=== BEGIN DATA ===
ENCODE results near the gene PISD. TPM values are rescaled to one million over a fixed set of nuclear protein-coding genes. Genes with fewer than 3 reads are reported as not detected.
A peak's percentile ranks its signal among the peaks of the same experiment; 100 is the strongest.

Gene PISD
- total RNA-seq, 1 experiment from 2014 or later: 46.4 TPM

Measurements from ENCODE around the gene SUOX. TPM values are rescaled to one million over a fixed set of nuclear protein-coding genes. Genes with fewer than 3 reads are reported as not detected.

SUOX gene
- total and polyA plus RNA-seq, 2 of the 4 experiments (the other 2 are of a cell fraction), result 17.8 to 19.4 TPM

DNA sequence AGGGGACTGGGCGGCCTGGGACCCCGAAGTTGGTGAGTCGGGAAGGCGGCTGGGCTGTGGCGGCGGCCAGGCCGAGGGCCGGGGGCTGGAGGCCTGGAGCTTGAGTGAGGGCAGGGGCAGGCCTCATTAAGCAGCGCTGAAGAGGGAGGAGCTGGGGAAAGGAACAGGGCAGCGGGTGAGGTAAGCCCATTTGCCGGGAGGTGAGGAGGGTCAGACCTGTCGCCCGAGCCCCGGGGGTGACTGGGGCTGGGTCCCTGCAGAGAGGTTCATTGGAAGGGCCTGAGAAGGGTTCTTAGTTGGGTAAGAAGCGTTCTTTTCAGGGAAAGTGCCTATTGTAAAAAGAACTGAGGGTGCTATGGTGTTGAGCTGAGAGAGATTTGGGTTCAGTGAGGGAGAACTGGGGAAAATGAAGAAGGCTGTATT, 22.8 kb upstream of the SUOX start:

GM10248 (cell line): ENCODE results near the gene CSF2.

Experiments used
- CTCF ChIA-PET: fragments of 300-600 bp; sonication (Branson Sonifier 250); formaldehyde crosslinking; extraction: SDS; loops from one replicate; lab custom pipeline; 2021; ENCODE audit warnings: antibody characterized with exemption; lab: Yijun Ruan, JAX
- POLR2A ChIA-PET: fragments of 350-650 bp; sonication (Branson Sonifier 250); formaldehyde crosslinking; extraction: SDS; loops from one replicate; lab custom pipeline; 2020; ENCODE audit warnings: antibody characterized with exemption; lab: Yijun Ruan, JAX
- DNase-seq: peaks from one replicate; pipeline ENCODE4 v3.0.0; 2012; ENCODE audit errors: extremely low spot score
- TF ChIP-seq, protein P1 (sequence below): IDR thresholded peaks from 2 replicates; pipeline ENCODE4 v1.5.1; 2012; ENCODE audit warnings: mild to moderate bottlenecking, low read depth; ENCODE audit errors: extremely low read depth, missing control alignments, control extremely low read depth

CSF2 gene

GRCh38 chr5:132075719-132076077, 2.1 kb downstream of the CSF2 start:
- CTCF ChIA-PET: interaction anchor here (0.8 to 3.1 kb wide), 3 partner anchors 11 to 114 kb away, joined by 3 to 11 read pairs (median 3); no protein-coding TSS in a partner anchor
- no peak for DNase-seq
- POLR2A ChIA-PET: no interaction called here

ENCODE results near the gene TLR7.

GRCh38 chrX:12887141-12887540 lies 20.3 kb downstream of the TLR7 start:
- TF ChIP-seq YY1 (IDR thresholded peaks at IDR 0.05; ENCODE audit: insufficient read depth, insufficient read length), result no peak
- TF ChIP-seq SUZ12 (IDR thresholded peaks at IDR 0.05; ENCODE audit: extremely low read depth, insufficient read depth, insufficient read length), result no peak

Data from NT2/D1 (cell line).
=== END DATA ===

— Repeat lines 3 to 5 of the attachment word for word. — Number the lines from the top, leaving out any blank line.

Gene PISD
- total RNA-seq, 1 experiment from 2014 or later: 46.4 TPM

Measurements from ENCODE around the gene SUOX. TPM values are rescaled to one million over a fixed set of nuclear protein-coding genes. Genes with fewer than 3 reads are reported as not detected.